Blog of Rights

Catherine
Crump

Catherine Crump (@CatherineNCrumpclerked for the Hon. M. Margaret McKeown, a judge on U.S. Court of Appeals for the 9th Circuit, prior to joining the ACLU. Crump graduated from Stanford University and Stanford Law School. She is a non-residential fellow with the Stanford Center for Internet and Society.

How the Supreme Court's GPS Tracking Case Can Affect Your Cell Phone Privacy

How the Supreme Court's GPS Tracking Case Can Affect Your Cell Phone Privacy

By Catherine Crump, Staff Attorney, ACLU Speech, Privacy and Technology Project at 2:34pm

On Tuesday, the Supreme Court will confront the profound impact of new location-tracking technologies on Americans' privacy.

Standing Up to Internet Censorship

By Catherine Crump, Staff Attorney, ACLU Speech, Privacy and Technology Project at 2:01pm

In two different cases this week, the ACLU will be in court arguing that the government has unconstitutionally censored the Internet. Ever since the Supreme Court issued a fractured opinion on Internet filtering in 2003, when nine justices wrote…

Want to Read My Email? Not Without a Warrant.

Want to Read My Email? Not Without a Warrant.

By Catherine Crump, Staff Attorney, ACLU Speech, Privacy and Technology Project at 2:51pm

Why should a warrant be required? Because email is deeply personal and private.

Tracked: The Supreme Court Shouldn't Let Technology Trump the Constitution

Tracked: The Supreme Court Shouldn't Let Technology Trump the Constitution

By Catherine Crump, Staff Attorney, ACLU Speech, Privacy and Technology Project at 12:59pm

This term the Supreme Court will determine if the government needs to establish probable cause and obtain a warrant before attaching a GPS device to a person's car.

Warrantless GPS Tracking Case Heads to Supreme Court

By Catherine Crump, Staff Attorney, ACLU Speech, Privacy and Technology Project at 10:31am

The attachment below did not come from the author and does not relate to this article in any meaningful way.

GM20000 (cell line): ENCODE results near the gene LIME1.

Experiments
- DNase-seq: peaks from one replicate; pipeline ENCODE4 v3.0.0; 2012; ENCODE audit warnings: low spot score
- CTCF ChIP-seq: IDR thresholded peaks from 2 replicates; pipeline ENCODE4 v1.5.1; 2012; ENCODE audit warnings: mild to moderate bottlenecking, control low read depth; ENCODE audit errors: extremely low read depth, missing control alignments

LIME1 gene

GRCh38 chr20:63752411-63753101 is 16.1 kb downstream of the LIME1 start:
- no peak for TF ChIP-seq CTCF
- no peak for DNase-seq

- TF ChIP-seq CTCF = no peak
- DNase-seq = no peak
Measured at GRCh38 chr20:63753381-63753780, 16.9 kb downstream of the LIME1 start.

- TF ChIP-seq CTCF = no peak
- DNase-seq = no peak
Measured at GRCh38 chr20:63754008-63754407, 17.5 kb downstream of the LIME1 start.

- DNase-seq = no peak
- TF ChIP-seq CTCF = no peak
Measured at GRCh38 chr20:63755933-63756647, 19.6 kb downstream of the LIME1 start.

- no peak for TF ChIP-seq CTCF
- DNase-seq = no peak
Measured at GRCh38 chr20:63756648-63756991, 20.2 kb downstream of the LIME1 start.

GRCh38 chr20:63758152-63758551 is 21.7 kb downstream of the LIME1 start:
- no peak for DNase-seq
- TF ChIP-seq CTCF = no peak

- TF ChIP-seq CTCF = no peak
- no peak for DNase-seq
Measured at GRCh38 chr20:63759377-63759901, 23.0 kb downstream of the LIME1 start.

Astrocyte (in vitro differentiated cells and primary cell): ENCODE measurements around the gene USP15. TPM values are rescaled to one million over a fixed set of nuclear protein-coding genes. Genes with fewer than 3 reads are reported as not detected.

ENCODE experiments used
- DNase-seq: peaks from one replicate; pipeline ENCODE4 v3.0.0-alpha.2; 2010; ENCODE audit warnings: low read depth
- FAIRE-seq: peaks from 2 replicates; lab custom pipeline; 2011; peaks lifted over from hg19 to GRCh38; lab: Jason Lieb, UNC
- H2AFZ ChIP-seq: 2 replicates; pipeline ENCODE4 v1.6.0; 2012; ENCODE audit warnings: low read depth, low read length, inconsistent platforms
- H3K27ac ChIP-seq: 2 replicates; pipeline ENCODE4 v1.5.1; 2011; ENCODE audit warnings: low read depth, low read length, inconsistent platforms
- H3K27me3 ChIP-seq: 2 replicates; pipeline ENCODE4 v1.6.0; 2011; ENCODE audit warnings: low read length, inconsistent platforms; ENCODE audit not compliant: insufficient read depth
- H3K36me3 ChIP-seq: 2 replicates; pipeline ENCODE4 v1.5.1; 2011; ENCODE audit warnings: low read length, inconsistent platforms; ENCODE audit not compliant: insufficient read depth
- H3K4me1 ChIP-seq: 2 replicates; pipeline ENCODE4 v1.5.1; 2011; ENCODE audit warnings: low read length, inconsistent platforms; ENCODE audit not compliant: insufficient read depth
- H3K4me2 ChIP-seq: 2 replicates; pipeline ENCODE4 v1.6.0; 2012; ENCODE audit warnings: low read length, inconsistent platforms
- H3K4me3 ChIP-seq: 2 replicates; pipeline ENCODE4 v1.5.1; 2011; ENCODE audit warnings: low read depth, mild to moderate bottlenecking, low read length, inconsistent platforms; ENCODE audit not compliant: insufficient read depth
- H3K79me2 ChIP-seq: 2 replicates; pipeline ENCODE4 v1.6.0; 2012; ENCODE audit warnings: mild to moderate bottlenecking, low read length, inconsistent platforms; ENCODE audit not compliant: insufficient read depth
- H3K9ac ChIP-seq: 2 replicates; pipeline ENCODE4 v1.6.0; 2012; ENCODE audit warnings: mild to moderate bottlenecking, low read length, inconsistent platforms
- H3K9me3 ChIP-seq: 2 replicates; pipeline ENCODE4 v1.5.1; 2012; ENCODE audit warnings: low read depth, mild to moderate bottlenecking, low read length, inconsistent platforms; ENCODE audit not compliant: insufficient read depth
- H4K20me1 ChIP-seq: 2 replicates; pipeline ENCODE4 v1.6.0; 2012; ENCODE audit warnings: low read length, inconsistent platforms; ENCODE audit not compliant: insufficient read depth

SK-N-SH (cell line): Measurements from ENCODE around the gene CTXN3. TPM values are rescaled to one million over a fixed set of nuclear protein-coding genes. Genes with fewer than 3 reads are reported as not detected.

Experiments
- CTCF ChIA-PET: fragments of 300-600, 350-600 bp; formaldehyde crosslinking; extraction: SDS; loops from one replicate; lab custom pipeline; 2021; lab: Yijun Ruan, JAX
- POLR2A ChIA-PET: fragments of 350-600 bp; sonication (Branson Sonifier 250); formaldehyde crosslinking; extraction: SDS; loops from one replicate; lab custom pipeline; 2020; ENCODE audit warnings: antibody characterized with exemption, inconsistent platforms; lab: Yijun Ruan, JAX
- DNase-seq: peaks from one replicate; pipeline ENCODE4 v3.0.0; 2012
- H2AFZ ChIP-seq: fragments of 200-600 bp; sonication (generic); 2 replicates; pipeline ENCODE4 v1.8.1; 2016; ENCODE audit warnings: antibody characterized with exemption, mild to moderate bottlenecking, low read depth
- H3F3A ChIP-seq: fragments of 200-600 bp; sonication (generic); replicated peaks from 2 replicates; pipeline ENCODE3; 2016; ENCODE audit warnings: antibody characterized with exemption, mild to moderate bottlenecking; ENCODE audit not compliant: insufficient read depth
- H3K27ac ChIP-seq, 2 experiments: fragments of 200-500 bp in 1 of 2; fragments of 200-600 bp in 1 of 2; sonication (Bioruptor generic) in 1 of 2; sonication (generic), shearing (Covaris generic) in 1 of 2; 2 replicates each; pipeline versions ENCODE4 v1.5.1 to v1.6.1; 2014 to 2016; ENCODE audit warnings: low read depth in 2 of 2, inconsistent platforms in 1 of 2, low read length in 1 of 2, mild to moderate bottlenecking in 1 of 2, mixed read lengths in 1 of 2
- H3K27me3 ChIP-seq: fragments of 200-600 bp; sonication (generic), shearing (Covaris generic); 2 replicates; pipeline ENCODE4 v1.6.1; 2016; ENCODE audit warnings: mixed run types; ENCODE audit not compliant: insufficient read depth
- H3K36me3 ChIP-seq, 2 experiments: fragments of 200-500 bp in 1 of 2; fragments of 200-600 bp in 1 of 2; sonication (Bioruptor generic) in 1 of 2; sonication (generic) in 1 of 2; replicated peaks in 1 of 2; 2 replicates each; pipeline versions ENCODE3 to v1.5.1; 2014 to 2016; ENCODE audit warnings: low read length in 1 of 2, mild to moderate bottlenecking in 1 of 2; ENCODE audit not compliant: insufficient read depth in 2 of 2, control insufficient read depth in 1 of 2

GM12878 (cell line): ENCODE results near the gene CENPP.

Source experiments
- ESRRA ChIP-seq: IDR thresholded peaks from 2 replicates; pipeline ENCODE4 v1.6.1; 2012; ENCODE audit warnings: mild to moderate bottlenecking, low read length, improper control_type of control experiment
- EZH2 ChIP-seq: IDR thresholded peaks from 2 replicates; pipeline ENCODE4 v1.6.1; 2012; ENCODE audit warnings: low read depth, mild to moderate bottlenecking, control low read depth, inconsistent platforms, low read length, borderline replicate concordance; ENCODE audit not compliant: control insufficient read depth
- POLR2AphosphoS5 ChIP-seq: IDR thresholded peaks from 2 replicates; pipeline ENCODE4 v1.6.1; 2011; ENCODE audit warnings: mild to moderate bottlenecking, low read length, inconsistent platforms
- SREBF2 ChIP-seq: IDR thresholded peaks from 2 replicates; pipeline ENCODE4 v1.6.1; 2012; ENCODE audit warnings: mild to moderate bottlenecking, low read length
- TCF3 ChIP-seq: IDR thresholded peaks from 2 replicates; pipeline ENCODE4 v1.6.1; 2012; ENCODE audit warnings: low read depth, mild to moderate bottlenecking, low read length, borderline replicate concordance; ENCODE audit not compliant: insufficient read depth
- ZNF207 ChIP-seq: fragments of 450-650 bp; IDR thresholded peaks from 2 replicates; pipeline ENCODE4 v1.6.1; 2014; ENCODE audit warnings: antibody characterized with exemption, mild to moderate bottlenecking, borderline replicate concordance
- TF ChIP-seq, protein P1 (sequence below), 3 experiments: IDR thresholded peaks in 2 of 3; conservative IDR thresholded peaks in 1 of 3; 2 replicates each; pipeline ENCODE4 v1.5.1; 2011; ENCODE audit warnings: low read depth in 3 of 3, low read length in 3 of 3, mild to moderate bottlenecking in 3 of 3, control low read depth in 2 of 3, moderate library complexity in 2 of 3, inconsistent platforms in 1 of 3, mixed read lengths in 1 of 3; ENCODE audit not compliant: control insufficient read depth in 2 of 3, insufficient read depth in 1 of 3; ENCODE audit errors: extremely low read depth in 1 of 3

Today the Supreme Court announced it will consider whether the government may plant GPS devices on vehicles to track people without judicial supervision. In the case, United States v. Jones, the FBI and Washington, D.C., police attached a GPS…

Surveillance Programs Must Not Be Kept Secret

By Catherine Crump, Staff Attorney, ACLU Speech, Privacy and Technology Project at 2:07pm

Technology moves so fast today that surveillance programs can now become routine before the public even learns of them. That is a problem because new surveillance programs can involve difficult value judgments and tradeoffs. How valuable are those…

ACLU Files Brief Arguing Warrantless GPS Tracking Is Unconstitutional

By Catherine Crump, Staff Attorney, ACLU Speech, Privacy and Technology Project at 1:57pm

On Friday, the ACLU of Delaware filed a brief with the Delaware Supreme Court arguing that law enforcement agents should not be permitted to attach a GPS device to a car without getting a search warrant. The brief explains that because GPS tracking…

Private Companies Shape What You Say and Read Online

Private Companies Shape What You Say and Read Online

By Catherine Crump, Staff Attorney, ACLU Speech, Privacy and Technology Project at 10:54am

Online businesses exercise increasing control over what we say, what we read, and what we share online.

In Monday's New York Times, MoveOn.org board president Eli Pariser wrote about ways in which large Internet companies such as Facebook,…

What’s the Difference Between Facebook and a Stranger on the Street?

By Catherine Crump, Staff Attorney, ACLU Speech, Privacy and Technology Project at 10:55am

“Can you guys give us a list of every friend you’ve ever had? In alphabetical order, please.” This question, posed by a pair of geeky guys to two blondes, is part of a great satire of Facebook put together by the Australian…

Does the Government Want to Read Your Texts and Emails?

Does the Government Want to Read Your Texts and Emails?

By Catherine Crump, Staff Attorney, ACLU Speech, Privacy and Technology Project & Chris Calabrese, Legislative Counsel, ACLU Washington Legislative Office at 5:45pm

Last week the Justice Department squandered an opportunity to reassure Americans that as technology advances our civil liberties will not be left behind. The Justice Department was called before Congress to say whether it should be permitted to…

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